US stem cell research funding ban lifted by court
A US appeals court has overturned an earlier order to suspend federal funding of stem cell research.
The Washington court said opponents of the research, who say it is illegal because it involves the destruction of human embryos, were unlikely to succeed in their lawsuit to stop the funding.
The ruling marks a significant victory for US President Barack Obama, correspondents say.
President Obama lifted a ban on funding for stem cell research in March 2009.
Soon after, US District Judge Royce Lamberth issued a temporary injunction on the move while a legal challenge went ahead - although this suspension was itself overruled on appeal, pending a final decision.
The US Court of Appeals in Washington ruled 2-1 on Friday that a 1996 US law against federal funding of embryo destruction was "ambiguous", and "did not prohibit funding a research project in which an ESC (embryonic stem cell) will be used".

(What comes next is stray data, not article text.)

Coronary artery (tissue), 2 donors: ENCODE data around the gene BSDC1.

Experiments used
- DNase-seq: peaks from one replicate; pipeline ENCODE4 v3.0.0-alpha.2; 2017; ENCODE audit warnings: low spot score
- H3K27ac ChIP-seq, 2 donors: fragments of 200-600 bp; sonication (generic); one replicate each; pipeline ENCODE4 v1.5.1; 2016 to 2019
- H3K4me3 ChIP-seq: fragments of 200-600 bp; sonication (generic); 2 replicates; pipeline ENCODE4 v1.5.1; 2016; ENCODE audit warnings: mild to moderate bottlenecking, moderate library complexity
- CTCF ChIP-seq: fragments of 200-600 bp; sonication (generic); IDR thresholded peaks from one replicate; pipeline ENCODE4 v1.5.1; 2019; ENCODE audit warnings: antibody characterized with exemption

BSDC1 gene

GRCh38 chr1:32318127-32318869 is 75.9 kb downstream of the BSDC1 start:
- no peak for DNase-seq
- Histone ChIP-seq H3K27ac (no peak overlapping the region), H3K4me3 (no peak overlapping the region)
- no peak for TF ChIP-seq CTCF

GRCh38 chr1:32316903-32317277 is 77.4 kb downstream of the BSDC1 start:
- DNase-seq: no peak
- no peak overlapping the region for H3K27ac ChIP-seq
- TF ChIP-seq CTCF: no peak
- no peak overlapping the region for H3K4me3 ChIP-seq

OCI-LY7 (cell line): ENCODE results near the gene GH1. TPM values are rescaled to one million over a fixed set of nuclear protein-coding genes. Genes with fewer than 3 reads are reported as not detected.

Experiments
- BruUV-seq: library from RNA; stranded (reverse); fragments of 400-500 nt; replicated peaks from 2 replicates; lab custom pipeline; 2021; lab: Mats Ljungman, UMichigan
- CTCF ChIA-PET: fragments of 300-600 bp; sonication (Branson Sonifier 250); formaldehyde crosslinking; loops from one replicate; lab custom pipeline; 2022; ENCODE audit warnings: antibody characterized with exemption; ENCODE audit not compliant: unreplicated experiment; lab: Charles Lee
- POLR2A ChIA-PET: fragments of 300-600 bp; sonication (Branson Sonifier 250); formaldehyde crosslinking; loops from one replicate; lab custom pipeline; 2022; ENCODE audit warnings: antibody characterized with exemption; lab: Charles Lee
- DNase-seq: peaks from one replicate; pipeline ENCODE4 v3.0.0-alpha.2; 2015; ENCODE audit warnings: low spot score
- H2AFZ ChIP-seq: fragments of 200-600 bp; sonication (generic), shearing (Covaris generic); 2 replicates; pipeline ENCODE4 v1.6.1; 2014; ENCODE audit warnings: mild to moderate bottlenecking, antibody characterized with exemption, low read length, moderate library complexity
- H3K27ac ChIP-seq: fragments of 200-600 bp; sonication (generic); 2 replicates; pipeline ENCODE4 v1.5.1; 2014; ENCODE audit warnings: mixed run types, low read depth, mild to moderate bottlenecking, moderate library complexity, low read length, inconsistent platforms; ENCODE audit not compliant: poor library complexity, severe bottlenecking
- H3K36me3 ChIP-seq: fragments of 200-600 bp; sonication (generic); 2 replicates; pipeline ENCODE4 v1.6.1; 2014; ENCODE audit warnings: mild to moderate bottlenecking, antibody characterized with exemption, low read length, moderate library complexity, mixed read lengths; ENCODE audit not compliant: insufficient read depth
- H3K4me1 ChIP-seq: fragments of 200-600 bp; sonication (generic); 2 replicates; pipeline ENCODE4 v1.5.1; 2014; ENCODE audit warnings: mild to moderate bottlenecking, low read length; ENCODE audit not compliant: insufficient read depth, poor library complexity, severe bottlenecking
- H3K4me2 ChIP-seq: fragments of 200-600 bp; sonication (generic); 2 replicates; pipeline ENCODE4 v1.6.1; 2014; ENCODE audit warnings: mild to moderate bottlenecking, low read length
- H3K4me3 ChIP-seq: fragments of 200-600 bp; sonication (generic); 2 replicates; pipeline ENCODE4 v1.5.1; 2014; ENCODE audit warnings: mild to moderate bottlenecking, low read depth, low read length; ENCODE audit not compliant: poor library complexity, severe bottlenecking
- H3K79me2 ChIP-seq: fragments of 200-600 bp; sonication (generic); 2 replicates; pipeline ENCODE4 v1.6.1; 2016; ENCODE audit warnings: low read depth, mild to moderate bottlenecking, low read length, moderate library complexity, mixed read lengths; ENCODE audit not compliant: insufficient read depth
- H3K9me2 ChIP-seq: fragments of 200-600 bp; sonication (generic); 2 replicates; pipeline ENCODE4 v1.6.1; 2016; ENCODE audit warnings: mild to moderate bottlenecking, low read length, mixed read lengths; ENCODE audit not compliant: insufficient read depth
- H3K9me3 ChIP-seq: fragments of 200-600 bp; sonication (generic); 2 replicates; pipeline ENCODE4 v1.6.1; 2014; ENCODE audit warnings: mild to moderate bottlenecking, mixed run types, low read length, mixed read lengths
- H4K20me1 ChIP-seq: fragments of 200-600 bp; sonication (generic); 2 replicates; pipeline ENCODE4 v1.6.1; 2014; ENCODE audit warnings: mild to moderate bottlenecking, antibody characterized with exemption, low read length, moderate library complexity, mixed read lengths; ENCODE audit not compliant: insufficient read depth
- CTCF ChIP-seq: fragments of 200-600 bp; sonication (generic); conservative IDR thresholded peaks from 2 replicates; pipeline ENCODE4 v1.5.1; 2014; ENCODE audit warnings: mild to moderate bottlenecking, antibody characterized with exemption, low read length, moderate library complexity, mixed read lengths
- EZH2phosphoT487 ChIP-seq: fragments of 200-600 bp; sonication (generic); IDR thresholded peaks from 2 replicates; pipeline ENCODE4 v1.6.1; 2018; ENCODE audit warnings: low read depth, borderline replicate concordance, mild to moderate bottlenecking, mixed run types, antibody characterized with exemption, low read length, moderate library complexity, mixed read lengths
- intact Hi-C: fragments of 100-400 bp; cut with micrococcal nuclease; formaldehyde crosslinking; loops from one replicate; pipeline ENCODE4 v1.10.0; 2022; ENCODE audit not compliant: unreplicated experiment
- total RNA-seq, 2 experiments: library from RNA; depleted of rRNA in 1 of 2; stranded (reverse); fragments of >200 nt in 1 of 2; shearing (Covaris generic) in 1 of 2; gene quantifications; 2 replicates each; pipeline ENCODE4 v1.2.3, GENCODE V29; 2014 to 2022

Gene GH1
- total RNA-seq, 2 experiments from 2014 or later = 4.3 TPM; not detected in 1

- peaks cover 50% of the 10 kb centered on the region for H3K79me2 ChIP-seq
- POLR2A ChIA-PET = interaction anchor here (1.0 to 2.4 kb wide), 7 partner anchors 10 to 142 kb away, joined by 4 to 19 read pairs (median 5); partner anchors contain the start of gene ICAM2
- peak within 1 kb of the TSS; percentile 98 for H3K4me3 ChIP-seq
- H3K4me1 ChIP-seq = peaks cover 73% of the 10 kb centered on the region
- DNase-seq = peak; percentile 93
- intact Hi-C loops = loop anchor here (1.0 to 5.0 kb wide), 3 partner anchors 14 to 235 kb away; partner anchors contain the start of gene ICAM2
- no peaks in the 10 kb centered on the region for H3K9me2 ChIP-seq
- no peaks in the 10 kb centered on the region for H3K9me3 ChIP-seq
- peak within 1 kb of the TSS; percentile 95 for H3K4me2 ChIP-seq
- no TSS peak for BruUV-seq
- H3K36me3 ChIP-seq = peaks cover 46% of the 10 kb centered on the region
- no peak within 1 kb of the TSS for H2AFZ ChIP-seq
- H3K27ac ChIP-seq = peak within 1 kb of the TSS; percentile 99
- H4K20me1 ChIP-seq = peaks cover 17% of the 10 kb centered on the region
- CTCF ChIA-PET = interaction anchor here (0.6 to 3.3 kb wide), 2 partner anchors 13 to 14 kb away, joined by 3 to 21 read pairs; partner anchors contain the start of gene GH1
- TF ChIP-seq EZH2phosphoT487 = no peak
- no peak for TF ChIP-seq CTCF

Scientists say the research could lead to breakthroughs for treatments of spinal cord injuries and diseases including Alzheimer's and Parkinson's.
Opponents, who include religious groups, argue that the research is unethical and illegal.
The suit opposing federal funding, which was also backed by some Christian groups, was brought against the National Institutes of Health (NIH).
The NIH and the White House both welcomed Friday's ruling.
"This is a momentous day - not only for science, but for the hopes of thousands of patients and their families who are relying on NIH-funded scientists to pursue life-saving discoveries and therapies that could come from stem cell research," NIH Director Francis Collins said in a statement.
White House spokesman Nick Papas said the decision was a victory for scientists and patients.
"Responsible stem cell research has the potential to treat some of our most devastating diseases and conditions and offers hope to families across the country and around the world," he said.